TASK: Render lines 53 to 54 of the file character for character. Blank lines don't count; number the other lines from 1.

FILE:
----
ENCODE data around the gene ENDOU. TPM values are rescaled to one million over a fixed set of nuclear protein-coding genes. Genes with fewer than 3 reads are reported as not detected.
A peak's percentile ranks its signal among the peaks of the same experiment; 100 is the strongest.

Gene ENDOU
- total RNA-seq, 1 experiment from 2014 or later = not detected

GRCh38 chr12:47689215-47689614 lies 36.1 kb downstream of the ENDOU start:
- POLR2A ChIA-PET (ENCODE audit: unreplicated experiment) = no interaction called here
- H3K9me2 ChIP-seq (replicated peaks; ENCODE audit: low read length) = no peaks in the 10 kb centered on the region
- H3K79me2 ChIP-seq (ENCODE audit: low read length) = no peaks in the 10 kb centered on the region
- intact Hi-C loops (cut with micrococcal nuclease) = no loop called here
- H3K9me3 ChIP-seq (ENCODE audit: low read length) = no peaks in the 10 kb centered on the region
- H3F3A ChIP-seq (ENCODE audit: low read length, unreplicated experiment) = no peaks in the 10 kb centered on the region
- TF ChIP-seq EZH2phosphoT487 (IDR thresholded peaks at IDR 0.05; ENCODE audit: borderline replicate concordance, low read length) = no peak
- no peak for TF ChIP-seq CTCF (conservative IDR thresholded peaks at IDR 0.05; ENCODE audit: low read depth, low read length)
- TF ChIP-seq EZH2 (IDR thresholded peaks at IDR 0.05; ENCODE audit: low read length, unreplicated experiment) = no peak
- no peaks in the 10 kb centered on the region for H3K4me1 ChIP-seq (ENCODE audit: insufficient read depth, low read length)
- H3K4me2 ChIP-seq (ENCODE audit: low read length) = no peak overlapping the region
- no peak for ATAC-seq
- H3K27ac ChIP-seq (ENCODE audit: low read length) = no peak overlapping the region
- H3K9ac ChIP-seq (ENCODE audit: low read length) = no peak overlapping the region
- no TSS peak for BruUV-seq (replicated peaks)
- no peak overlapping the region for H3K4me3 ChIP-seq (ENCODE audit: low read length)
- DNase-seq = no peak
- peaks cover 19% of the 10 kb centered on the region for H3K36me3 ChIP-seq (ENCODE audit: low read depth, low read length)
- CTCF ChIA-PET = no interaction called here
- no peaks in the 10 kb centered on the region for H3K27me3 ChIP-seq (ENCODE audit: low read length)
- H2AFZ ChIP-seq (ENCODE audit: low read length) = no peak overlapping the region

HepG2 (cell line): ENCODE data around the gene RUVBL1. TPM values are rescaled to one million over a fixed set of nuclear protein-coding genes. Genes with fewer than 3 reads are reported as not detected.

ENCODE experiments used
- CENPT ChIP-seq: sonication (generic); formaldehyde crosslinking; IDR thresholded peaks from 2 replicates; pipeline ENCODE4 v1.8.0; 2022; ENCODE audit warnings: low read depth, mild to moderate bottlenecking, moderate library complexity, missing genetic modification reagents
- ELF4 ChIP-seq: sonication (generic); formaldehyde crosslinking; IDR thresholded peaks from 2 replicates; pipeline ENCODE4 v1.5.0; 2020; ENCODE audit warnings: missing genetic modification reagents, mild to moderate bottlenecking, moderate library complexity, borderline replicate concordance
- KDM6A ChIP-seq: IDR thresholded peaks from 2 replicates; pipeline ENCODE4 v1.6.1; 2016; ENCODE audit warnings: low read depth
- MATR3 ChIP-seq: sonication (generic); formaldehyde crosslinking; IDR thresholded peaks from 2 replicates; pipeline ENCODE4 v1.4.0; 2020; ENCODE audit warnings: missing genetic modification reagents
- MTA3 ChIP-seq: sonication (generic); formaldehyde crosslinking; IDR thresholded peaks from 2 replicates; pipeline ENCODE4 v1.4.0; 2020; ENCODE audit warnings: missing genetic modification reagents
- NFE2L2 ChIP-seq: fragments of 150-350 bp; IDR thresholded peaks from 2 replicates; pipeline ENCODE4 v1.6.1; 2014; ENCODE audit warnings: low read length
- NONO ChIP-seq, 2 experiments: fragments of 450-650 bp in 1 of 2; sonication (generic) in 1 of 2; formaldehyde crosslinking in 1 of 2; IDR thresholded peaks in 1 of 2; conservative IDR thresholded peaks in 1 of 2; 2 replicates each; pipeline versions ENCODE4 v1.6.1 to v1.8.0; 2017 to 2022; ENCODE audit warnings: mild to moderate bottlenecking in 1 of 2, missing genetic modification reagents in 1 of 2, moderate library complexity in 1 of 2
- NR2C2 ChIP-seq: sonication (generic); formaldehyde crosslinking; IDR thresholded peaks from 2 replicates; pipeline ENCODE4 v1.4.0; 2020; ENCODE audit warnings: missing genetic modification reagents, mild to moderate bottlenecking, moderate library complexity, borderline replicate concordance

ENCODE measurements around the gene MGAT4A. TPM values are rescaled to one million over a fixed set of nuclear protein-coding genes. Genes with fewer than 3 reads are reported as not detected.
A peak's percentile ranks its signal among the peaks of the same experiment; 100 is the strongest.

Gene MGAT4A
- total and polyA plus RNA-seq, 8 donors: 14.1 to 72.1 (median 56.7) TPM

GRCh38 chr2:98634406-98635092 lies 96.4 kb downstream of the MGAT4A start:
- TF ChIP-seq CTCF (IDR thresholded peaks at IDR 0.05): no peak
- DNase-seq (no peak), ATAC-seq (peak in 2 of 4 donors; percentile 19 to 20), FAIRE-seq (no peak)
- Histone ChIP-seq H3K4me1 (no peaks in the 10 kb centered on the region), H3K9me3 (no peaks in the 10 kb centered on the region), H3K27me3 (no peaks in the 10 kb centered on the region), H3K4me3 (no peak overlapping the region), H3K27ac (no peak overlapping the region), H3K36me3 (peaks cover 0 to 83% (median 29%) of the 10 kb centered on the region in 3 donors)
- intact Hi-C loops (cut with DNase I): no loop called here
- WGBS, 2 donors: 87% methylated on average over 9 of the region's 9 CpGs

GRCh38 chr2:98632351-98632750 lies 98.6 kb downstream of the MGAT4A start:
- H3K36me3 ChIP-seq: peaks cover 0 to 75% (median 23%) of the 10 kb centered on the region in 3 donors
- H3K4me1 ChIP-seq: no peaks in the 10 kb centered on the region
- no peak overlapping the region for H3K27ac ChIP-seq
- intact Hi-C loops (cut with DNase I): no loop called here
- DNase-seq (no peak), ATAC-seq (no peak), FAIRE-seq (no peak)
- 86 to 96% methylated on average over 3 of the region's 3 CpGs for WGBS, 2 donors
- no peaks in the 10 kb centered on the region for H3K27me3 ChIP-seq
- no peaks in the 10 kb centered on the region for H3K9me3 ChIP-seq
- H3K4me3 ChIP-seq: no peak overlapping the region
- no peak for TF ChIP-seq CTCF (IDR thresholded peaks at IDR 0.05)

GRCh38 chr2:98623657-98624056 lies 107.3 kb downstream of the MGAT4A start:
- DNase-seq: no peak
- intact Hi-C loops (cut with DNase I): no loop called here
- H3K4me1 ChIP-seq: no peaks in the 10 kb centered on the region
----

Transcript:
- 86 to 96% methylated on average over 3 of the region's 3 CpGs for WGBS, 2 donors
- no peaks in the 10 kb centered on the region for H3K27me3 ChIP-seq